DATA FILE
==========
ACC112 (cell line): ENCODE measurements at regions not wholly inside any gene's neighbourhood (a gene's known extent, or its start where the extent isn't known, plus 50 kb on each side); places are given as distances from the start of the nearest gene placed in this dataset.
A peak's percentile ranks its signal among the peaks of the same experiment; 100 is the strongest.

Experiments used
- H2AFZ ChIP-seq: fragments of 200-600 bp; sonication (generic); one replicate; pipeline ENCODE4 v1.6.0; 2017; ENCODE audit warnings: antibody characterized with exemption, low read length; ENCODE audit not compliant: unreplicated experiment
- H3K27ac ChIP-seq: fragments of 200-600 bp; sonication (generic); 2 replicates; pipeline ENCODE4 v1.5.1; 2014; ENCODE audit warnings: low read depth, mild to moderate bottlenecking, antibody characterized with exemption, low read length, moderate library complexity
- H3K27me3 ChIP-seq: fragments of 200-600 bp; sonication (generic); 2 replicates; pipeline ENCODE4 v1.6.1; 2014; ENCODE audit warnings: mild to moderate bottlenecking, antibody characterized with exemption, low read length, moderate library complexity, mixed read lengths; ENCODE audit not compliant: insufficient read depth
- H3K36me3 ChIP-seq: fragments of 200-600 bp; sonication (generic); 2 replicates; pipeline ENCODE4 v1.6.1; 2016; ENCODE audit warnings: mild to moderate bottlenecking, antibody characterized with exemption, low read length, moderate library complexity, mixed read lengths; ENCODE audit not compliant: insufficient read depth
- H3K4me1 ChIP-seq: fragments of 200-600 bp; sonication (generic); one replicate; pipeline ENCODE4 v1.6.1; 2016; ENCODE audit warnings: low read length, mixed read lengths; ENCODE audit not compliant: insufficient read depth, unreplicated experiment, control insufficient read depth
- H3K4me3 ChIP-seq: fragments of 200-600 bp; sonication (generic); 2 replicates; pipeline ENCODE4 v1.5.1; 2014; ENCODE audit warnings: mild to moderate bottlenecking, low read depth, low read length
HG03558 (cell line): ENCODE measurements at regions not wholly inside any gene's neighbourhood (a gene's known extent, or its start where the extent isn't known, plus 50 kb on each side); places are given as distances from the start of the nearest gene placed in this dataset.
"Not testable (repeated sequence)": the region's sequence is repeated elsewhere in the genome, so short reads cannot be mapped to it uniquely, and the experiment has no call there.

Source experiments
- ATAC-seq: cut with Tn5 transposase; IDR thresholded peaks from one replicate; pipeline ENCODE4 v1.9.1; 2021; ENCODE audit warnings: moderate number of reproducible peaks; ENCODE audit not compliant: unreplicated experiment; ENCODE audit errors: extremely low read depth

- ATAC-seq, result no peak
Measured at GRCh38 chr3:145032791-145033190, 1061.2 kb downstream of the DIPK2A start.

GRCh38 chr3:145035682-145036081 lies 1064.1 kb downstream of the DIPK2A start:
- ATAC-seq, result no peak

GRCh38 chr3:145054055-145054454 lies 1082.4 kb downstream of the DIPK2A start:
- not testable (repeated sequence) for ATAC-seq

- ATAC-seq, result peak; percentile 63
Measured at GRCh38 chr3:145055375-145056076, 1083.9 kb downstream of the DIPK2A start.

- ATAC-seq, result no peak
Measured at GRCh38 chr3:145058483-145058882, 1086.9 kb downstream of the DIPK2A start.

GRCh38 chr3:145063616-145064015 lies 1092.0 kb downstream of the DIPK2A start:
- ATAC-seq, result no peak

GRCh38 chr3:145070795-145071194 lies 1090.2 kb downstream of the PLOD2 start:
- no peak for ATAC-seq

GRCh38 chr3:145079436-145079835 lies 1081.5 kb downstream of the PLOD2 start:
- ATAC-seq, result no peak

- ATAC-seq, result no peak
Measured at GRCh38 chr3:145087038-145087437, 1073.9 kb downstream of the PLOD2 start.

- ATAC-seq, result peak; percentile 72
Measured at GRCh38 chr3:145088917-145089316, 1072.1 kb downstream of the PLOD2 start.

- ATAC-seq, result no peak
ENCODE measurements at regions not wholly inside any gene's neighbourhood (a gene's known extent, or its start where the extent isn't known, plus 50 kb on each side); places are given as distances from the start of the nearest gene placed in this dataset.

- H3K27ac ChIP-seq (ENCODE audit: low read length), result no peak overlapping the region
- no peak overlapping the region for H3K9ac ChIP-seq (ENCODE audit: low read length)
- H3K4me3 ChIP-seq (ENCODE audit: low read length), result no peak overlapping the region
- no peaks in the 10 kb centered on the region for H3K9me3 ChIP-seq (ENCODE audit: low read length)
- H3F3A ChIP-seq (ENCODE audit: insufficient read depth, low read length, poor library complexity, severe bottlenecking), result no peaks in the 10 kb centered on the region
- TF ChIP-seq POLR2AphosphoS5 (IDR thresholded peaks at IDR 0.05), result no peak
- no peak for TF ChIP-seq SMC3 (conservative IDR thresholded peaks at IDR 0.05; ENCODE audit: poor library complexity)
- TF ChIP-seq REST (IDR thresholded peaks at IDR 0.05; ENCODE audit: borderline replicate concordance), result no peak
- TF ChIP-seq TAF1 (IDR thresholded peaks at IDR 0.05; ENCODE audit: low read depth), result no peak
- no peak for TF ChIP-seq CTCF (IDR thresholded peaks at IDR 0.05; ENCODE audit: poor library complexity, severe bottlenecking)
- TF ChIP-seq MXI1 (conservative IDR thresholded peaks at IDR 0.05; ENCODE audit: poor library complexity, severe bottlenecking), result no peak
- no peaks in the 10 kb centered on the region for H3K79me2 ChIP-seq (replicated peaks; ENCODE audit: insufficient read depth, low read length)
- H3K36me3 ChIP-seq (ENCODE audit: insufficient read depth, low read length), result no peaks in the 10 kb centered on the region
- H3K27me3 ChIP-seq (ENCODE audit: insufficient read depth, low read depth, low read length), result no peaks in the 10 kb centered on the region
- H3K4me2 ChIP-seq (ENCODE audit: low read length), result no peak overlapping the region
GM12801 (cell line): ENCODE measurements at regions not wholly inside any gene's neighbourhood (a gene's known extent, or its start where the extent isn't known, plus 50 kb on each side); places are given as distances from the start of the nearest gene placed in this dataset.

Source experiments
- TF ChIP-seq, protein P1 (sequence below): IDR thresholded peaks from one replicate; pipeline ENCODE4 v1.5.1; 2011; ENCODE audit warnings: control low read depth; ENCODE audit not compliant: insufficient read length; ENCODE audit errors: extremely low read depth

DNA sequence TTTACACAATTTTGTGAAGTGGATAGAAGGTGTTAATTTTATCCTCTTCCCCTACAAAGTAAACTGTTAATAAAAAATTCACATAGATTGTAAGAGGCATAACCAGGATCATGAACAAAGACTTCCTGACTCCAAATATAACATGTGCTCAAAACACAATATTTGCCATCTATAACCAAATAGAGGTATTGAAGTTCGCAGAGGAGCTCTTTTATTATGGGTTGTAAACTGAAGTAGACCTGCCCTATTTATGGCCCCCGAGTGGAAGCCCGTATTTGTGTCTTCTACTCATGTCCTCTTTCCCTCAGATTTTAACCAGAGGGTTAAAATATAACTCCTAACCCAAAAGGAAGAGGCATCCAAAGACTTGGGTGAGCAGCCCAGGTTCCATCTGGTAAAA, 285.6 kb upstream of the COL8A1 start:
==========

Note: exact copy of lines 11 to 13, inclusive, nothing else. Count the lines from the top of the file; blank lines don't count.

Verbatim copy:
"Not testable (repeated sequence)": the region's sequence is repeated elsewhere in the genome, so short reads cannot be mapped to it uniquely, and the experiment has no call there.

Source experiments
- ATAC-seq: cut with Tn5 transposase; IDR thresholded peaks from one replicate; pipeline ENCODE4 v1.9.1; 2021; ENCODE audit warnings: moderate number of reproducible peaks; ENCODE audit not compliant: unreplicated experiment; ENCODE audit errors: extremely low read depth